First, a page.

Education conference to push goals for improving schools, student development

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WICHITA, Kan. (KSNW) – School and state leaders are in town this week to discuss the future of Kansas education.

It’s the annual Kansas Department of Education (KSDE) conference and this year’s motto is “Kansas can.”

At last year’s conference the board launched a new vision.

The presentation, “A Look Forward at Kansas Education” will dive into the vision the board set at the last conference: Kansas leads the world in the success of each student. This year, the board hopes to take that vision and look at steps to make it a reality.

KSN spoke with Randy Watson, the Kansas education commissioner, who says they expect around 1,000 people at the conference, all teachers, principals, superintendents and business leaders from around the state.

“Over the last year the state board has put together a new definition of what a successful high school graduate looks like and they’ve established five outcomes to measure that vision,” Watson said.

The first of those outcomes is kindergarten readiness, which Watson explains means establishing a universal screener that would be given to kindergarten staff to figure out how many students are arriving ready for kindergarten.

In areas where they see gaps, they plan to work with the community to help.

Second, the board wants to establish a plan of study in the middle school to figure out what students are passionate about and then design programs based off those passions.

Third, they want to make sure every student graduates high school.

Along with that, make sure every student has the opportunity to get a post-secondary education after high school.

Finally, they’d like to take into account students’ social and emotional needs.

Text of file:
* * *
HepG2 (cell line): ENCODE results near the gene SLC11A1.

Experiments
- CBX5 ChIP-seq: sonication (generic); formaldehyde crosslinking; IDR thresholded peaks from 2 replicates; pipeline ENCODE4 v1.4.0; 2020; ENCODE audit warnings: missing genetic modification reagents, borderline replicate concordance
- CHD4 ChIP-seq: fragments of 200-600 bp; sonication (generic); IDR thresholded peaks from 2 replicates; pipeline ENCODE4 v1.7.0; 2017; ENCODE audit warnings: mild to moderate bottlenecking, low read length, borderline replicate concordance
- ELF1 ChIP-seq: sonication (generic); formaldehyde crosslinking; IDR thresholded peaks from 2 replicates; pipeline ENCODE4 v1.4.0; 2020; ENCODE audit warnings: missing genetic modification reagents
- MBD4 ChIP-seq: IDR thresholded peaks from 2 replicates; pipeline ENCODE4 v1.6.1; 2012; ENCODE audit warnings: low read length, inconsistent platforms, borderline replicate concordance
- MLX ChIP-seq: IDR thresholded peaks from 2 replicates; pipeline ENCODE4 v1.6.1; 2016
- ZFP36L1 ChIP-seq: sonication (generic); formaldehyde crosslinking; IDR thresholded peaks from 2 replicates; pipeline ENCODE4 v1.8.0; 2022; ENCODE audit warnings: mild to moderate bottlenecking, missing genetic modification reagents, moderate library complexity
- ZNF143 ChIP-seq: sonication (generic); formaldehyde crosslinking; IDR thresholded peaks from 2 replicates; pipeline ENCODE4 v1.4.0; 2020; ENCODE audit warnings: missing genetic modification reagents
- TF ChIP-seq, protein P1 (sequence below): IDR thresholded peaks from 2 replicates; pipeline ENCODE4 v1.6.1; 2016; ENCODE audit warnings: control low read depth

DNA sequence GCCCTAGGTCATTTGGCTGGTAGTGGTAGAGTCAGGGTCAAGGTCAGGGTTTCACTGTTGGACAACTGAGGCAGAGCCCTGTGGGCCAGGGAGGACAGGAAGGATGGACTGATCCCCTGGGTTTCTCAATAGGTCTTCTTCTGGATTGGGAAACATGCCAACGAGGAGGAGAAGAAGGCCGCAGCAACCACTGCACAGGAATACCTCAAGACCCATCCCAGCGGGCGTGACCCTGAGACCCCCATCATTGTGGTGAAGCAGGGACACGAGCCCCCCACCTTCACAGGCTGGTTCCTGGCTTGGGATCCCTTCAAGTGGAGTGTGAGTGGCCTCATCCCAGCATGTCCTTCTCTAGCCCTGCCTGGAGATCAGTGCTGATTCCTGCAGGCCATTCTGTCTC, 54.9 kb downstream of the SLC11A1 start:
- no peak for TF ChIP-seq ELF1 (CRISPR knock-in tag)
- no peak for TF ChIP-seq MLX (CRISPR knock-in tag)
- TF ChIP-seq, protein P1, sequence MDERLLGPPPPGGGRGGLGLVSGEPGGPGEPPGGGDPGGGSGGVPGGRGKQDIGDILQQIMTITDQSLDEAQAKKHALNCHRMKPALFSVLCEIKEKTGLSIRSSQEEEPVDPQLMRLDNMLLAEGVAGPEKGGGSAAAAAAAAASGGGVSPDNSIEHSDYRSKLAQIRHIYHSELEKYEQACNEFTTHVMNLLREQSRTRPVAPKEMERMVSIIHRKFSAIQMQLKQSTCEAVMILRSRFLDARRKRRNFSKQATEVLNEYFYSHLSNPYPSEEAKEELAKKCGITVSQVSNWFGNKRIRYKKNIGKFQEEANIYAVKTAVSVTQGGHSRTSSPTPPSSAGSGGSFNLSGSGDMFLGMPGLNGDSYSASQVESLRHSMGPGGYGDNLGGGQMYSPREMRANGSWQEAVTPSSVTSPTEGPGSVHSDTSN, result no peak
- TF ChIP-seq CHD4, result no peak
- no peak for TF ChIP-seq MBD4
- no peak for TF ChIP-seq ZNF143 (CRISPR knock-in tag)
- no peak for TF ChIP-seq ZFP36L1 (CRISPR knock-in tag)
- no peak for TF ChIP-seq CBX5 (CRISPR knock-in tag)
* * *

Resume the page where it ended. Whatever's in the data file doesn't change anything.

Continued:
“We’re just going to roll up our sleeves and start working hard on how we can implement the vision and how we can really lead the world in the success of each student,” Watson said.

KSN wanted to know how recent arguments over school funding could affect the board’s mission.

Watson said anytime there’s arguments over funding it has an impact on the conference but they’re just trying to move forward and make a difference in kids’ lives.

“Funding certainly has to come into play but our conference is going to be about helping every family and student,” he said.

But he also says there’s two things that set Kansas apart from other states.

The first, Watson said, is that the board actually went out and asked Kansans what they want from their educational system.

It took about 18 months, making it the largest qualitative study ever done in Kansas, Watson said.

The second reason, Watson said, is that the board is doing all of this regardless of any state or federal directive.

“What Kansans told us is exactly what the state board went and developed and we went back out in fact, to Kansans, and said, ‘did we get this right?’ and they said that we did so now we’re actually going to put that plan in place,” Watson said.

The KSDE conference will start today, Tuesday, Oct. 25 from 8:30 a.m. to noon at the Hyatt Regency and Century II.

At today’s general session, Brandon Busteed, with Gallup will be the keynote speaker.

Mitch Holthus, voice of the Kansas City Chiefs, will be the keynote speaker during Wednesday’s closing session.